This season the Toronto Raptors missed the NBA playoffs for the first time since 2013. But this year has not been a total bust for the 2019 NBA Champions, because last month the Trademark Trial & Appeal Board dismissed claims against Maple Leaf, Inc. (owner of the Raptors’ IP) by Monster Energy Drinks, finding that various design marks created as part of the Raptors’ re-branding were not likely to cause confusion with, or dilution of, Monster’s various claw-themed design marks. The decision resolved a years-long feud between the companies triggered by Monster’s opposition to all 18 trademark applications first made in 2014 by Maple Leaf.
The Board focused its analysis on what it called Monster’s “M-Claw Mark,” and the Raptors’ “Secondary Ball Mark,” holding they were sufficiently different in appearance alone to preclude a likelihood of confusion as a matter of law.
Acknowledging that a side-by-side comparison of the marks is not the proper test for likelihood of confusion, the Board still relied primarily on a visual inspection because the design marks cannot be spoken. That inspection showed the significance of the differences in the marks, including that the Raptors’ marks were primarily basketballs with less-significant claw elements, and that the claw marks were made in different directions. These differences also doomed Monster’s dilution claim, along with the Board’s finding that Monster’s marks were not famous for dilution purposes.
Though the Raptors won the game, Monster did manage to score a few points that could be useful in its later enforcement efforts, especially for establishing the commercial strength of the M-Claw Mark. The Board accepted expert survey evidence showing that the M-Claw Mark had achieved secondary meaning. It also relied on that survey evidence in finding that the M-Claw Mark is famous—but only for energy drinks (and not for non-beverage merchandise) and only in the likelihood of confusion context, not for purposes of a dilution claim.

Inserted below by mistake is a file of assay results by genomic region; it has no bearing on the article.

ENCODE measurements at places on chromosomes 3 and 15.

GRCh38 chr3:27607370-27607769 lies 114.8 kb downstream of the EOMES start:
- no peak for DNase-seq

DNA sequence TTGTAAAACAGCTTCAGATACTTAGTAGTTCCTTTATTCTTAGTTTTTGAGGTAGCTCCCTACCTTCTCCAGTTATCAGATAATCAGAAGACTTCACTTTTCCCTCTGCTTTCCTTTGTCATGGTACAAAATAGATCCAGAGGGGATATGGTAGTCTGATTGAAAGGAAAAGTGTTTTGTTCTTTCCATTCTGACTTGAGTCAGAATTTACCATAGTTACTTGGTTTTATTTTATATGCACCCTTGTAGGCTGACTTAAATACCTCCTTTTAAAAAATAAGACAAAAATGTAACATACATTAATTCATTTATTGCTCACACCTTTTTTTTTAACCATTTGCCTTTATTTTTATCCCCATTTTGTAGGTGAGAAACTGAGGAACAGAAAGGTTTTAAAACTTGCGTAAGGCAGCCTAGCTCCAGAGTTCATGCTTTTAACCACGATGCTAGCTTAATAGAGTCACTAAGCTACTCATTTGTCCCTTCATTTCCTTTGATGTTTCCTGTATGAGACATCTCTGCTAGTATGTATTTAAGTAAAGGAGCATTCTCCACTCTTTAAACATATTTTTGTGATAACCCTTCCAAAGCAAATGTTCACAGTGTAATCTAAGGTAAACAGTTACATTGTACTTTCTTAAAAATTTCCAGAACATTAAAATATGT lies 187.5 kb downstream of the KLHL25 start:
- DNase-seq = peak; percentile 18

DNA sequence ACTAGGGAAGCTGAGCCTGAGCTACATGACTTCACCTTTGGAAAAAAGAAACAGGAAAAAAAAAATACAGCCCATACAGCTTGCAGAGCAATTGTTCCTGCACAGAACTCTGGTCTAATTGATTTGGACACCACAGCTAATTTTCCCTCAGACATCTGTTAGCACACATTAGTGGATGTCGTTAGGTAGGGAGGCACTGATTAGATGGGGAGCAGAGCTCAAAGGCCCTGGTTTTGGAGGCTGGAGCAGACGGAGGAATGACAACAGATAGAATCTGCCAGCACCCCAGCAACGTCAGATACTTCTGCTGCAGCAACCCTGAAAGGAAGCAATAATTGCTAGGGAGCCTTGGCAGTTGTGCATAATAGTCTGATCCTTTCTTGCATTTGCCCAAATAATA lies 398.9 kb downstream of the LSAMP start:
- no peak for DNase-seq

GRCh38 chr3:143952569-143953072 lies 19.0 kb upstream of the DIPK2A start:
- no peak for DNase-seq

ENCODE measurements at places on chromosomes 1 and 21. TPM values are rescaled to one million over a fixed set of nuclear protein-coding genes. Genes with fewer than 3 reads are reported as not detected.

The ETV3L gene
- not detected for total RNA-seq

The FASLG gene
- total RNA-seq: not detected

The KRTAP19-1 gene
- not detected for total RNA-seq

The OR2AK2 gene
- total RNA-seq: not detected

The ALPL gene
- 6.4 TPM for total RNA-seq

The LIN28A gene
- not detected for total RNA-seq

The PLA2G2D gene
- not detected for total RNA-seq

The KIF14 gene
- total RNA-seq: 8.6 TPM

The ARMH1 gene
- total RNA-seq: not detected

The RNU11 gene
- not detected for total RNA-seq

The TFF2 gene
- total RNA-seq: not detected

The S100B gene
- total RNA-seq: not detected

The Board also made several evidentiary findings that provide useful reminders for parties on both sides of opposition proceedings.
First, the Board struck from the record decisions from non-U.S. jurisdictions offered by the Raptors that weighed in on the same dispute—all of which presumably found in favor of the Raptors. The Board reiterated that such decisions are irrelevant to questions of U.S. trademark law.
Second, the Raptors submitted a proposal made by Monster to become the official energy product sponsor for the Raptors as evidence that Monster knew there was no likelihood of confusion. The Board struck the proposal from evidence because it was made as part of inadmissible settlement discussions. This serves as a good reminder that if a discussion between adversaries has even a partial settlement purpose in addition to a commercial intent, the content will be deemed inadmissible in evidence but may become publicly disclosed.
Finally, the Board agreed to admit various point-of-sale catalogs, which Monster had submitted as evidence of its common law rights. The Raptors had argued that catalogs alone do not establish common law rights, relying on the general prohibition against using catalogs as specimens of use in a trademark application. But the Board admitted the catalogs, finding that their probative value on the extent of common law rights went to weight, and not admissibility.
In the end, this evidence either could not overcome (or was not needed to show) the significant differences in the appearances of the marks, so the Raptors emerged victorious.